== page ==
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Bill Paxton Poster

Biography

Jump to: Overview (5) | Mini Bio (1) | Spouse (2) | Trade Mark (2) | Trivia (49) | Personal Quotes (9)

Overview (5)

Born in Fort Worth, Texas, USA
Died in Beverly Grove, Los Angeles, California, USA  (stroke following an aortic aneurysm repair and bicuspid aortic valve replacement surgery)
Birth NameWilliam Paxton
Nicknames Wild Bill
Knuckles
Height 6' (1.83 m)

Mini Bio (1)

Bill Paxton was born on May 17, 1955 in Fort Worth, Texas. He was the son of Mary Lou (Gray) and John Lane Paxton, a businessman and actor (as John Paxton). Bill moved to Los Angeles, California at age eighteen, where he found work in the film industry as a set dresser for Roger Corman's New World Pictures. He made his film debut in the Corman film Crazy Mama (1975), directed by Jonathan Demme. Moving to New York, Paxton studied acting under Stella Adler at New York University. After landing a small role in Stripes (1981), he found steady work in low-budget films and television. He also directed, wrote and produced award-winning short films including Fish Heads (1980), which aired on Saturday Night Live (1975). His first appearance in a James Cameron film was a small role in The Terminator (1984), followed by his very memorable performance as Private Hudson in Aliens (1986) and as the nomadic vampire Severen in Kathryn Bigelow's Near Dark (1987). Bill also appeared in John Hughes' Weird Science (1985), as Wyatt Donnelly's sadistic older brother Chet. Although he continued to work steadily in film and television, his big break did not come until his lead role in the critically acclaimed film-noir One False Move (1992). This quickly led to strong supporting roles as Wyatt Earp's naive younger brother Morgan in Tombstone (1993) and as Fred Haise, one of the three astronauts, in Apollo 13 (1995), as well as in James Cameron's offering True Lies (1994).

Bill died on February 25, 2017, in Los Angeles, from complications following heart surgery. He was 61.

- IMDb Mini Biography By: Leslie Walter <leslie@snoopy.usask.ca>

Spouse (2)

Louise Newbury (12 May 1987 - 25 February 2017) (his death) (2 children)
Kelly Lynn Rowan (2 October 1979 - 22 July 1980) (divorced)

Trade Mark (2)

Frequently portrayed characters who are dead by the end of their respective films (i.e. The Terminator (1984), Aliens (1986), Next of Kin (1989), Navy Seals (1990), Predator 2 (1990), Tombstone (1993), U-571 (2000), Vertical Limit (2000), Club Dread (2004))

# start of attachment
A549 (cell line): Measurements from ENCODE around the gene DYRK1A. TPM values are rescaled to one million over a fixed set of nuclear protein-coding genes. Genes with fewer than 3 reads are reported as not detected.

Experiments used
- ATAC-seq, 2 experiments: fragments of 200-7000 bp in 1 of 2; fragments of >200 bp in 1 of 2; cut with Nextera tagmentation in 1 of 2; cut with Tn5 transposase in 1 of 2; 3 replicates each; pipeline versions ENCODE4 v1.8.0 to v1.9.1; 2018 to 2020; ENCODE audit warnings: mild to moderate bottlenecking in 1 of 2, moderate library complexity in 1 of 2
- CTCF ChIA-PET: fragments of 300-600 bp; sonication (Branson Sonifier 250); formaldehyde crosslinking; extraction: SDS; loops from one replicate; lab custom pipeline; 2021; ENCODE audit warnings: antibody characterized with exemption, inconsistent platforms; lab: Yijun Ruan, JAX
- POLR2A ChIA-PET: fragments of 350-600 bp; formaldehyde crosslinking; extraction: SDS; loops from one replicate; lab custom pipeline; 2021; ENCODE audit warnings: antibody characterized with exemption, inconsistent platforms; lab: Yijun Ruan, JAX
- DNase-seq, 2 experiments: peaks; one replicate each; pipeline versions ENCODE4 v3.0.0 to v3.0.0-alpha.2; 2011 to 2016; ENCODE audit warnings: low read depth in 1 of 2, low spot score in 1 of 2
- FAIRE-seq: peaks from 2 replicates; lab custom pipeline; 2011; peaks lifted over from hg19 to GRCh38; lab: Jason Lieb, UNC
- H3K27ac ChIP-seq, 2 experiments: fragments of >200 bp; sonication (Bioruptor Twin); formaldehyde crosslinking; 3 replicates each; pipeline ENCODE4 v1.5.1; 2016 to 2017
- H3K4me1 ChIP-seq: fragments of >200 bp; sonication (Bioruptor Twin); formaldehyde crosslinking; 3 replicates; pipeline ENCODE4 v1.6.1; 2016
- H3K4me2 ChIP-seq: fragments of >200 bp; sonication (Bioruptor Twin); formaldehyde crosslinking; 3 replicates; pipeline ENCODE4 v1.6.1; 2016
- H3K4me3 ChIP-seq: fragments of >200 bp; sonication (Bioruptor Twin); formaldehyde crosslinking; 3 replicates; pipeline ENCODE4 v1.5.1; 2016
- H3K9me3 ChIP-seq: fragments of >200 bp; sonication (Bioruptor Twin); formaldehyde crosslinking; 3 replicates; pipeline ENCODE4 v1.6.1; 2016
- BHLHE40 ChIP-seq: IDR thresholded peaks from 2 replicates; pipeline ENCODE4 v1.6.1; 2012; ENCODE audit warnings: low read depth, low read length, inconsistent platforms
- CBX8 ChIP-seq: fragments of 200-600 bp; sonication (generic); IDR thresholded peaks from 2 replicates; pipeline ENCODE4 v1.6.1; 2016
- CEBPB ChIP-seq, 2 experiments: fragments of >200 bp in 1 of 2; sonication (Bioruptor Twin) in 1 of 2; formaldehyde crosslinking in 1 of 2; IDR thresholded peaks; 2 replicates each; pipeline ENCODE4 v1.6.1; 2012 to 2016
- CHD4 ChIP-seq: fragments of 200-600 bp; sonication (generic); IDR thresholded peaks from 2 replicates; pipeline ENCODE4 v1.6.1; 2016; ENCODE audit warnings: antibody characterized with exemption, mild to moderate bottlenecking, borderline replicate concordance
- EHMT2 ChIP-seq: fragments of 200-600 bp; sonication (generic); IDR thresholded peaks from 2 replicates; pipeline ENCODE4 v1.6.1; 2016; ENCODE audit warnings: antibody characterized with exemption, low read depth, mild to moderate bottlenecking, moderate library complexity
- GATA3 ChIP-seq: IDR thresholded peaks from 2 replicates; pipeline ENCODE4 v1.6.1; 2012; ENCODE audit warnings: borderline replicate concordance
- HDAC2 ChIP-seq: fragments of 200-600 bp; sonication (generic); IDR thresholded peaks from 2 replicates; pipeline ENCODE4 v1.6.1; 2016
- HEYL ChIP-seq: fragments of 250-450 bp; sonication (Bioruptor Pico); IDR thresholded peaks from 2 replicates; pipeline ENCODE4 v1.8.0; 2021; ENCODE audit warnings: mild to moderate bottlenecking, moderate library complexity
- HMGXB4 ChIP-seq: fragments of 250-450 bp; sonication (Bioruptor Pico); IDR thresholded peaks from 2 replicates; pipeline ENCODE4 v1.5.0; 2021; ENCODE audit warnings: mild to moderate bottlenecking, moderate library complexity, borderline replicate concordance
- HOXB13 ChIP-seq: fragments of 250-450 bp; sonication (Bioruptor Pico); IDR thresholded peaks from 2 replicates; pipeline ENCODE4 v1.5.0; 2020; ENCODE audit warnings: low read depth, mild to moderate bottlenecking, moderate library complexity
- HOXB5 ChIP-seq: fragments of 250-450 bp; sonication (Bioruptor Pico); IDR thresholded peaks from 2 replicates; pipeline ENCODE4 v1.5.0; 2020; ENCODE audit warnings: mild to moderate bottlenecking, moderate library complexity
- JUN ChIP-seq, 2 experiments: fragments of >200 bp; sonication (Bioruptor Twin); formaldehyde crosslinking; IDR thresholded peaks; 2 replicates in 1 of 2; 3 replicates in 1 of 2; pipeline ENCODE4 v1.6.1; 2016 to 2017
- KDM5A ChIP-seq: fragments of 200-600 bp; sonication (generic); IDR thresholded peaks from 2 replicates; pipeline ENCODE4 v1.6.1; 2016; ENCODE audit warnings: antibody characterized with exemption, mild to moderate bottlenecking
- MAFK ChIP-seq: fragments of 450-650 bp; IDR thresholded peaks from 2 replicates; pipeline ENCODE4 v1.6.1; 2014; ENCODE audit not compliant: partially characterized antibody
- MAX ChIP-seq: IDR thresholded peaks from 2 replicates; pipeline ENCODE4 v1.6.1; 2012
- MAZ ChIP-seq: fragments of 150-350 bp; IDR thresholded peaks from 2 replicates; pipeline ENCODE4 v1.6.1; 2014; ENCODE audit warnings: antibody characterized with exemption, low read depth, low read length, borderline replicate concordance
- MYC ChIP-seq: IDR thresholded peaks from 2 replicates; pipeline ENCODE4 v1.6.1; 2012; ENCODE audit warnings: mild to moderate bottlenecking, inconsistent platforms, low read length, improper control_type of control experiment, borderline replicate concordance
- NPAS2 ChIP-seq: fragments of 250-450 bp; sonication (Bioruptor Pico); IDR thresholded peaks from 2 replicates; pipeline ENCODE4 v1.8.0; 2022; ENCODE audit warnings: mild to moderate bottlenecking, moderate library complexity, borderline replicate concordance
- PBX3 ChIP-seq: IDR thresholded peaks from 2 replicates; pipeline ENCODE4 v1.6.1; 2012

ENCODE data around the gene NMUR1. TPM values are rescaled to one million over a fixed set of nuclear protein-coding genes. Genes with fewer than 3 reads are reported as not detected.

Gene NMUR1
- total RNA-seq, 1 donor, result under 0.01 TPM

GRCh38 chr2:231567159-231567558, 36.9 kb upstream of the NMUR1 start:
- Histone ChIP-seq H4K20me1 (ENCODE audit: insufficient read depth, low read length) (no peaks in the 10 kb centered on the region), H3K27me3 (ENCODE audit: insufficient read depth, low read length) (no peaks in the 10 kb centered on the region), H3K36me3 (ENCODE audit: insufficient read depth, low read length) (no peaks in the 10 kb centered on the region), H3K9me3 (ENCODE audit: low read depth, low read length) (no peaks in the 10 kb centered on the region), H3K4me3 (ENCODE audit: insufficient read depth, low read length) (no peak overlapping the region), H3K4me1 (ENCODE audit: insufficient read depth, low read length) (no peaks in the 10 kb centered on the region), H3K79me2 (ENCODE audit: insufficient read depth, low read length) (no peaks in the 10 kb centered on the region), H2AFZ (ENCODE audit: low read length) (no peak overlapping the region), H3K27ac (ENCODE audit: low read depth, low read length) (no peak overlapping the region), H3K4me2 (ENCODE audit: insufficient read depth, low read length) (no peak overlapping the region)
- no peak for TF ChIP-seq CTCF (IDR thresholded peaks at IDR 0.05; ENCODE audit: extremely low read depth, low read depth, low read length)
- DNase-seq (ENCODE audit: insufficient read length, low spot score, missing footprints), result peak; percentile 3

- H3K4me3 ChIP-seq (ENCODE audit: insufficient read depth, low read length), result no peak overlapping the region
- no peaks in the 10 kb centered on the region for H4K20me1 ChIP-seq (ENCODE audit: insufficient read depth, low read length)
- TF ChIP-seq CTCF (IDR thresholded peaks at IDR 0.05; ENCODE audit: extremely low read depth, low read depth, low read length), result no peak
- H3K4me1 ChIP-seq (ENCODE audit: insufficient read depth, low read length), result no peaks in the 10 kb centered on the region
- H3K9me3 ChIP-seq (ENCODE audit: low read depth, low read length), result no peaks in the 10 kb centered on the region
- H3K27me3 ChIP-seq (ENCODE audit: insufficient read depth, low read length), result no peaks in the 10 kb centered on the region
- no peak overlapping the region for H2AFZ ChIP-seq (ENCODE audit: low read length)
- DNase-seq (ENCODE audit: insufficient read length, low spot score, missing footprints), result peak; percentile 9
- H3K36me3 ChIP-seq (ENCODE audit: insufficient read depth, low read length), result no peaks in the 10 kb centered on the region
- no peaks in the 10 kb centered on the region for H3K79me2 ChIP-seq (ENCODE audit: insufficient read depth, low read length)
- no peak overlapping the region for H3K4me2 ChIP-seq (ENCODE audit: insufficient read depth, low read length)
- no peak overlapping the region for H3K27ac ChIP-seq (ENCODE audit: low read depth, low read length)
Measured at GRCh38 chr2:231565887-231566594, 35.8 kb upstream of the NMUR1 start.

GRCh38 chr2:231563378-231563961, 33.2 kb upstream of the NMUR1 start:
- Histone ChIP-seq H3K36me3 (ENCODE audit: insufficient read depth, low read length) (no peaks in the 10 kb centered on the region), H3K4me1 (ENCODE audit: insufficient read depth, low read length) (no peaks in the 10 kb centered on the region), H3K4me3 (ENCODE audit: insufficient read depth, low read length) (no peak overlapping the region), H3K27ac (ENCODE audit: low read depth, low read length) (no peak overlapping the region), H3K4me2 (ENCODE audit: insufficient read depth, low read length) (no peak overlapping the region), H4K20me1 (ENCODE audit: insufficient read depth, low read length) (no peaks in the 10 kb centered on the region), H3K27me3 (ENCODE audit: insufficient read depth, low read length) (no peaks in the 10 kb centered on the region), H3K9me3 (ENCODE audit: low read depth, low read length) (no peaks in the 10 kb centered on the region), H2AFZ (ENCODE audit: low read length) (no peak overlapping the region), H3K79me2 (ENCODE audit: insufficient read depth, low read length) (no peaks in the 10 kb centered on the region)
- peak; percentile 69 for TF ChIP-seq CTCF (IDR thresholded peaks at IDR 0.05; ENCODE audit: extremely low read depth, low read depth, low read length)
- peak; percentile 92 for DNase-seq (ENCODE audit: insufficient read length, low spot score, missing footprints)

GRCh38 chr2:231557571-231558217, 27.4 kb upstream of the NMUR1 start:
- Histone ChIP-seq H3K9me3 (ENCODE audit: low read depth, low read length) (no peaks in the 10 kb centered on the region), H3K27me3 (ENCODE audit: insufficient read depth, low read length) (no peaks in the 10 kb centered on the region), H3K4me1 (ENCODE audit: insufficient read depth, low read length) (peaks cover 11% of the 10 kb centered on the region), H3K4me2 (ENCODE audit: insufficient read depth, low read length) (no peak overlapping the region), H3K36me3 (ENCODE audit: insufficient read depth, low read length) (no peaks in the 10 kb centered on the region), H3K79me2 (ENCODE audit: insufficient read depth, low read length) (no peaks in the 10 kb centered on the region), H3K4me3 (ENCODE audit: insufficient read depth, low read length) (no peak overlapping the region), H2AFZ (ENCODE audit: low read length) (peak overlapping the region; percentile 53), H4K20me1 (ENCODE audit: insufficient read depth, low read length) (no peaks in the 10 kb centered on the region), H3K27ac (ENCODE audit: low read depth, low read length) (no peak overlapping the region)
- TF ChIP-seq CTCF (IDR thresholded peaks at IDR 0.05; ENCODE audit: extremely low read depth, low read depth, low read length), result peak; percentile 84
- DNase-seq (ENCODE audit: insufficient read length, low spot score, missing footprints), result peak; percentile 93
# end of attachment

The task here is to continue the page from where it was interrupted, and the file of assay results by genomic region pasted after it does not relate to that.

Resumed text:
Frequently worked with James Cameron

Trivia (49)

Bill had rheumatic fever in the 7th grade. It kept him hospitalized for a month and bedridden for four months. He had to take regular doses of penicillin until he was 18.
As a teen, Bill caddied for golf great Ben Hogan in Fort Worth.
Had two children with Louise Newbury: James Paxton (b. 1994) and Lydia (b. 19 December 1997).
Co-authored and produced the short Scoop (1982), which won an Honorable Mention at the 1983 USA Film Festival.
Member of the 1980s rock band Martini Ranch. James Cameron directed a video for their song "Reach" featuring many Cameron alumni (Kathryn Bigelow, Lance Henriksen, Jenette Goldstein).
Son of John Paxton.
Met his second wife Louise Newbury on a #13 bus in London.
Bill's paternal grandfather was a friend and neighbor to the great American painter Thomas Hart Benton.
Learned to speak German to prepare for his part in the Pat Benatar video "Shadows of the Night".
Attended Arlington Heights High School in Fort Worth, Texas, the same high school as John Denver and Lee Harvey Oswald (who left before he graduated).
He had earned the nickname "Wild Bill" among friends and co-stars for his apparently crazed sense of humor and his love for elaborate pranks.
Has appeared in five films with Michael Biehn: The Lords of Discipline (1983), The Terminator (1984), Aliens (1986), Navy Seals (1990) and Tombstone (1993).
Was the first choice as Robert Langdon in The Da Vinci Code (2006). He turned the part down because he was already signed for Big Love (2006). Tom Hanks was cast for the film instead. Coincidentally, Hanks served as executive producer on Paxton's show "Big Love (2006).